There are several legal and medical definitions for “brain injury” (BI) or “traumatic brain injury” (TBI). For most social service programs in Minnesota, TBI includes any “sudden insult or damage to the brain or its coverings” as long as it happens after birth.
BI is a broader term and also includes “acquired” brain injuries, like those caused by seizures, infectious diseases, or strokes. BI can also include degenerative diseases that cause cognitive damage like multiple sclerosis (MS). Recently, Minnesota has begun to use BI to describe the services available for persons with any brain injury sustained after birth.
Minnesota has a “Family Support Grant” (FSG) program that provides state cash grants of up to $3,113.99 per year to families of children with certified disabilities. The goal of the FSG program is to prevent or delay out-of-home placement of children with disabilities and promote family health and social well-being by providing access to family-centered services and supports. Apply at your local county agency.
For more information about the FSG program go to www.mn.gov/dhs.
- Click on People We Serve
- Click on People with Disabilities
- Click on Services then click on Home and Community Services
- Click on Programs and Services
- Click on Family Support Grant
Counties offer some home and community-based services through their “Vulnerable Children and Adults Act” programs. Check with your local county to see if it has programs or services specific to BI.
The Minnesota Department of Employment and Economic Development, Rehabilitation Services branch, also offers vocational services and supports.
You might also be able to get services through the “Essential Community Supports” program if you need help to live in the community. You have to meet certain eligibility rules. It is designed for people who don’t need the level of care provided in a nursing home. You may qualify for up to $424 a month for services and supports.
The BI Waiver is the main program providing home- and community-based services for persons with BI. The BI Waiver is part of the Medical Assistance program. The Disability Services Division of the Minnesota Department of Human Services administers the waiver with help from county social service agencies.
The Waiver gives services and support, so people can live in the community and be more independent instead of in hospitals or nursing facilities.
The Waiver covers services and support that you might not be able to get under regular Medical Assistance. Both children and adults can use the waiver.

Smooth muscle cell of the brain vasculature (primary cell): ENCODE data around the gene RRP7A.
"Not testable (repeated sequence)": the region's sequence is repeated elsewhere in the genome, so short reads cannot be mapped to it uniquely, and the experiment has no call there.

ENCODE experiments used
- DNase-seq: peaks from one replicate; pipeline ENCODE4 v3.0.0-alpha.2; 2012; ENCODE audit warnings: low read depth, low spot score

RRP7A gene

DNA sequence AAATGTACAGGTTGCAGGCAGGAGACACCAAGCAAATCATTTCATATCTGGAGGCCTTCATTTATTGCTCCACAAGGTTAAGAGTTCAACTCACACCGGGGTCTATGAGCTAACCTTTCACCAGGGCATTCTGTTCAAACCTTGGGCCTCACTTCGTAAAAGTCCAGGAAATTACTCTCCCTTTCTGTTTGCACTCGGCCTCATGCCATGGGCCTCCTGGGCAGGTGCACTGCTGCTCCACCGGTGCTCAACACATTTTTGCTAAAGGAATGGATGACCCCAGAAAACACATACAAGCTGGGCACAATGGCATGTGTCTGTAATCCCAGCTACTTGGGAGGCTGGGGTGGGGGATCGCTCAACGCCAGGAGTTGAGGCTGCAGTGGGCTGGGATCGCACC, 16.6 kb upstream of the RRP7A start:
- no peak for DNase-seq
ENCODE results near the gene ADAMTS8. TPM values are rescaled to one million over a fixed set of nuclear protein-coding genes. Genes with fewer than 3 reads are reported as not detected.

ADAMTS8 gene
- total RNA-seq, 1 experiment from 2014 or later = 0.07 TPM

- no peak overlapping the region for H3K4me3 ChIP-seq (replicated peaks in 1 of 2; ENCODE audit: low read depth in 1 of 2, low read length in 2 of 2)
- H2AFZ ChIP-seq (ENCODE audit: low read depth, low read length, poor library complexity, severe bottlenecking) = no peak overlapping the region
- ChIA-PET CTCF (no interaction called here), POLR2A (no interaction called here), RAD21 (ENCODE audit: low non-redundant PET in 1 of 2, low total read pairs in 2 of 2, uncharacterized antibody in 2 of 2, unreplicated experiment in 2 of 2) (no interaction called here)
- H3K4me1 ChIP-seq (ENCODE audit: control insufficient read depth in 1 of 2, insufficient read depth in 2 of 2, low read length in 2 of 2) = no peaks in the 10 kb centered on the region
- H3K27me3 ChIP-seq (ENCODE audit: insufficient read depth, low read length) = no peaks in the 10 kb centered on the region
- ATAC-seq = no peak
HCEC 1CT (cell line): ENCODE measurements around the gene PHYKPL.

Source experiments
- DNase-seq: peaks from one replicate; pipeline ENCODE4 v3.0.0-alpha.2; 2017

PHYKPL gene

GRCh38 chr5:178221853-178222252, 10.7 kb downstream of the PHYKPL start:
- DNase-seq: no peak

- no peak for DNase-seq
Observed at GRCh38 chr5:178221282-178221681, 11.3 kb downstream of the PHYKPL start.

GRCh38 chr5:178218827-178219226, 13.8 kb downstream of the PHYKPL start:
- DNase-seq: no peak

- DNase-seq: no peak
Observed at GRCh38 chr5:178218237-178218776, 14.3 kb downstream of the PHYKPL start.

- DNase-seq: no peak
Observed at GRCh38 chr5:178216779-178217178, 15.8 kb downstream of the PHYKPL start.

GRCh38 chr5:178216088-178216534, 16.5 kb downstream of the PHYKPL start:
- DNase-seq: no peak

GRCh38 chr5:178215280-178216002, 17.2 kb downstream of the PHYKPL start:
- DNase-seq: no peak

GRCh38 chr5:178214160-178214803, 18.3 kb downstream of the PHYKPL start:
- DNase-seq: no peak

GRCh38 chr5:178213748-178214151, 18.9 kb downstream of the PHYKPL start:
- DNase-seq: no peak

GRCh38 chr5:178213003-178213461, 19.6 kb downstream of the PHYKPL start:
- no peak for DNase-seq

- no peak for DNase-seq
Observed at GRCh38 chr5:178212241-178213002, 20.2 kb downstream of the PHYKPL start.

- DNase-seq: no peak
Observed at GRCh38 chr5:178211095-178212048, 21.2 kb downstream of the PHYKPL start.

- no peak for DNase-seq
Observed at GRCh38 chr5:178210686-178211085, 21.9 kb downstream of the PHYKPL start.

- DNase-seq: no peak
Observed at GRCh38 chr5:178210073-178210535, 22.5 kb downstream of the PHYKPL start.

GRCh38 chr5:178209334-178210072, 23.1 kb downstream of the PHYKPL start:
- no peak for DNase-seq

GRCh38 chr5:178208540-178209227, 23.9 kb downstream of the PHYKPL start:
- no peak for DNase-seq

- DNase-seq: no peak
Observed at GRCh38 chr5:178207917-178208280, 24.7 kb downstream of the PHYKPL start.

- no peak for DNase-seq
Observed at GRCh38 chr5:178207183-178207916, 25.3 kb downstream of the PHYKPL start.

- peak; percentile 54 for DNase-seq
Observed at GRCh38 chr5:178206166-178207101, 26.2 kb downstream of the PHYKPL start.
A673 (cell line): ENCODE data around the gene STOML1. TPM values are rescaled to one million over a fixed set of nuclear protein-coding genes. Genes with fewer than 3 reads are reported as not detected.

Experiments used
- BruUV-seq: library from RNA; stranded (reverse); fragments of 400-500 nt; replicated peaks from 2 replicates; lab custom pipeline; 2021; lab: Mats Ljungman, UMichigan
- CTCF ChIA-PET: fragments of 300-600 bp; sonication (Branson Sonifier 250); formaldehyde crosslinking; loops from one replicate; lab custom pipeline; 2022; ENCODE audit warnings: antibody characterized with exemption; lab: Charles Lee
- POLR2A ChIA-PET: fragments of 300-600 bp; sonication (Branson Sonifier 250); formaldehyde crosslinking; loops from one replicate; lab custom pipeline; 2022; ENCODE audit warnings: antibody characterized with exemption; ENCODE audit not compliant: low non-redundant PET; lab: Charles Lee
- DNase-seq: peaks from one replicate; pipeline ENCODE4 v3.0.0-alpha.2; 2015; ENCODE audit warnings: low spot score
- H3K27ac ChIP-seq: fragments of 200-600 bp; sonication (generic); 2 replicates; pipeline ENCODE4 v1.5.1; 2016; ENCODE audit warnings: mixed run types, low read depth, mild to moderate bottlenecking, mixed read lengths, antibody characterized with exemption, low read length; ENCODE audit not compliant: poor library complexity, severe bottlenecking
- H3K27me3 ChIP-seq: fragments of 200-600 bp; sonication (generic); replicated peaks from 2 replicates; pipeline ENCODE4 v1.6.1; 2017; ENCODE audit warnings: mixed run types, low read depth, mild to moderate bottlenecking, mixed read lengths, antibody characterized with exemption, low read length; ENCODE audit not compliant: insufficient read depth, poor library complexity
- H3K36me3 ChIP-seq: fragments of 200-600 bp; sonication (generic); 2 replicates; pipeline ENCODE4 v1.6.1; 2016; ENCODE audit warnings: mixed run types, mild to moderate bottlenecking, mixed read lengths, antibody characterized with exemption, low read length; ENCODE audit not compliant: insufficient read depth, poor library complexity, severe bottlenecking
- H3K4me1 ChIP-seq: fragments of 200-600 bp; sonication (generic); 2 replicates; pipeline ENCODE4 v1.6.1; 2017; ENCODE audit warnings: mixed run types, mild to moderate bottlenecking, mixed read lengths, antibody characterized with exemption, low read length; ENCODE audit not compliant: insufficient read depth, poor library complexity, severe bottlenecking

With the Waiver you can live in your own home or:
in a biological or adoptive family’s home
in a relative’s home
in a family foster care home
in a corporate foster care home
in a board and lodging facility
in an assisted living facility.
If you are married, you can get BI Waiver services while living at home with your spouse.
You can apply through your local county social service agency. The county will arrange for a comprehensive assessment of your eligibility and service needs and can help you get any necessary health evaluations completed. To find your local office, go to www.mn.gov/dhs and click on Contact Us for a link to a list of county agencies.
If your county refuses to assess you for the BI Waiver or says you are not eligible, and you disagree with them, you can ask for an administrative appeal with the Department of Human Services.
Ask for your appeal from the county or from the Appeals and Regulations Division of the Department of Human Services. You have to ask in writing and you have to ask within 30 days of getting the notice from the county that you were denied. You have 90 days if you have a good reason why.
There are instructions and the form. Read everything carefully, fill the form out completely and click "Submit" on the bottom right. It is a good idea to print a copy for yourself.
By mail or fax:
You can print out a blank form from the website or you can get one from the county. If you don’t want to use a form it is okay to just write a letter and mail or fax it. Say you want to appeal a decision and why. If you want to keep getting your benefits during the appeal, there is a time limit. See “How soon do I have to appeal?” below.
Make sure you put your case number and the date on your letter. Keep a copy for yourself. You can give the appeal letter to your county worker.
You can also mail or fax your appeal to:
Minnesota Department of Human Services Appeals Office